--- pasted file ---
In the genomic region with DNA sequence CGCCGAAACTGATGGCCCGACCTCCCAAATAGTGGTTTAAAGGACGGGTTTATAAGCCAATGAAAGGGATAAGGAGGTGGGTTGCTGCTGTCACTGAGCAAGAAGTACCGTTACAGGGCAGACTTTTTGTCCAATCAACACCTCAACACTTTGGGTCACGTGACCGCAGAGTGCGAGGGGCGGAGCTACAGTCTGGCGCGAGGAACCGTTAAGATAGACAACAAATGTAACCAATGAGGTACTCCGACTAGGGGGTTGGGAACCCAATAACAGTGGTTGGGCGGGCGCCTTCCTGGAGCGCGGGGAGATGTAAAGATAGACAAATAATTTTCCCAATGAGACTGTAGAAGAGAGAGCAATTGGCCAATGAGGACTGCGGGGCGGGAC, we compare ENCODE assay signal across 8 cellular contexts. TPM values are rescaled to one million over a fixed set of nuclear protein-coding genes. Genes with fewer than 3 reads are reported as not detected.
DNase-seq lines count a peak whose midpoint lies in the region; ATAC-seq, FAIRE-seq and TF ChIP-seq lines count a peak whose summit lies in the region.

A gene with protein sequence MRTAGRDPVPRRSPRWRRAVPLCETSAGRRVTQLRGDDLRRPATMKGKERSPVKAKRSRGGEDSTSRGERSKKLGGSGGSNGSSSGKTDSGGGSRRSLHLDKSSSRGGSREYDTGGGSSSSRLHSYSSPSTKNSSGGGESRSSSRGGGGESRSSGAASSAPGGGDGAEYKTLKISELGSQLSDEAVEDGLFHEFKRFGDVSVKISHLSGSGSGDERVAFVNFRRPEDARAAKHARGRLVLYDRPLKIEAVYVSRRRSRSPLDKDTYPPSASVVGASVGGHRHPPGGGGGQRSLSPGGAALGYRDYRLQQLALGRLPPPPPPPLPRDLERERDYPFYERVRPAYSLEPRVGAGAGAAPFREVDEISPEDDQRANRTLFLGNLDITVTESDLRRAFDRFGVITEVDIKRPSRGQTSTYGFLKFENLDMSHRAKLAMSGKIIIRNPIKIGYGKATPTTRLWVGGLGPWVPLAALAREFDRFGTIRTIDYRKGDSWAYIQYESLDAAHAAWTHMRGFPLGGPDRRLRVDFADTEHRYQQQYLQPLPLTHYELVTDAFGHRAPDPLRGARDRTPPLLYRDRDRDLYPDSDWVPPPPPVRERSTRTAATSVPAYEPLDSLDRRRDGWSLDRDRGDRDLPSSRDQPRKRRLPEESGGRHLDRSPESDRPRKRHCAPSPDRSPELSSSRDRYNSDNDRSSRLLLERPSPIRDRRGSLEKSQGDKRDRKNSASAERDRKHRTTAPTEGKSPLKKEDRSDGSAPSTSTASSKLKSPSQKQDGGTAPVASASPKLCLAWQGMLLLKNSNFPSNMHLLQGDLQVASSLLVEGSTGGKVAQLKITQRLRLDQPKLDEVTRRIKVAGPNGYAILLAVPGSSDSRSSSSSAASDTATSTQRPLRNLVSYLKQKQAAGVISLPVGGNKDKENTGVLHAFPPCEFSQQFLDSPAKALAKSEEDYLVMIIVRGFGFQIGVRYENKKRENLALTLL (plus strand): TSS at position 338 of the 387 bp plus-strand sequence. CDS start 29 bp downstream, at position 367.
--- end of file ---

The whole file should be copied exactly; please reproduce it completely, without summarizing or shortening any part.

In the genomic region with DNA sequence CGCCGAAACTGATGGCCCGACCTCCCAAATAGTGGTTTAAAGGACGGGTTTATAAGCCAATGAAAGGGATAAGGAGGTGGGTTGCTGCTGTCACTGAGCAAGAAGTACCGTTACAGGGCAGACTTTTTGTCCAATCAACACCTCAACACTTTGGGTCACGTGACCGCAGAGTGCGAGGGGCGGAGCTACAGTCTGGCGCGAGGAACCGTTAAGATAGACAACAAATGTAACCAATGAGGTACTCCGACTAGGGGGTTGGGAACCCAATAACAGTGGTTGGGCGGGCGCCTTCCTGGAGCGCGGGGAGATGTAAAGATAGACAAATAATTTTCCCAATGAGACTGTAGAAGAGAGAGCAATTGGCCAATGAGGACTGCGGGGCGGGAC, we compare ENCODE assay signal across 8 cellular contexts. TPM values are rescaled to one million over a fixed set of nuclear protein-coding genes. Genes with fewer than 3 reads are reported as not detected.
DNase-seq lines count a peak whose midpoint lies in the region; ATAC-seq, FAIRE-seq and TF ChIP-seq lines count a peak whose summit lies in the region.

A gene with protein sequence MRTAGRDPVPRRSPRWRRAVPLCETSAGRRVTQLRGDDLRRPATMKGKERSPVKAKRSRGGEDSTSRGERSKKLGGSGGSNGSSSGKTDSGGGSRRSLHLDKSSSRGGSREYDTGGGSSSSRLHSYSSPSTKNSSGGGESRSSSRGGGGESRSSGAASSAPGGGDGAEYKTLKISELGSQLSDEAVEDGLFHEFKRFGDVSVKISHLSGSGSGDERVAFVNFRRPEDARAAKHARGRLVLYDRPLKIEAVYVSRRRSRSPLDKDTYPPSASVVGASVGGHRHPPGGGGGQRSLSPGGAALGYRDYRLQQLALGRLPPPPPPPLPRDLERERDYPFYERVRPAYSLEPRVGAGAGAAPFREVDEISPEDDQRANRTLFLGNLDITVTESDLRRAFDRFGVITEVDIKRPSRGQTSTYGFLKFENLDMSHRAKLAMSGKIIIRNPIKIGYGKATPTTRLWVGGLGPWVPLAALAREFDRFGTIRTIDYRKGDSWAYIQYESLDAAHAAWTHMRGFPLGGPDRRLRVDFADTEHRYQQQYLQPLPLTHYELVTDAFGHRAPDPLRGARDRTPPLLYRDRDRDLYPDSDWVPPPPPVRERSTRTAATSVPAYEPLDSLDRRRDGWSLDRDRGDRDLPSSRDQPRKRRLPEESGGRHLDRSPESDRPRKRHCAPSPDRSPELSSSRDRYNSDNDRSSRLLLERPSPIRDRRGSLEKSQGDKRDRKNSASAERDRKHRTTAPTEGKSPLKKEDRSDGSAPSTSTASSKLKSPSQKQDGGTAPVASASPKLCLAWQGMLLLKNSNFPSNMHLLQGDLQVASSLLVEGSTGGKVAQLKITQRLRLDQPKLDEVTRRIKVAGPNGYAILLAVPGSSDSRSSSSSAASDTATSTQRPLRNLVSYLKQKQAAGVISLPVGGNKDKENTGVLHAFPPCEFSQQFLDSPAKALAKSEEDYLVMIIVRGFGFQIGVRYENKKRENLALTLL (plus strand): TSS at position 338 of the 387 bp plus-strand sequence. CDS start 29 bp downstream, at position 367.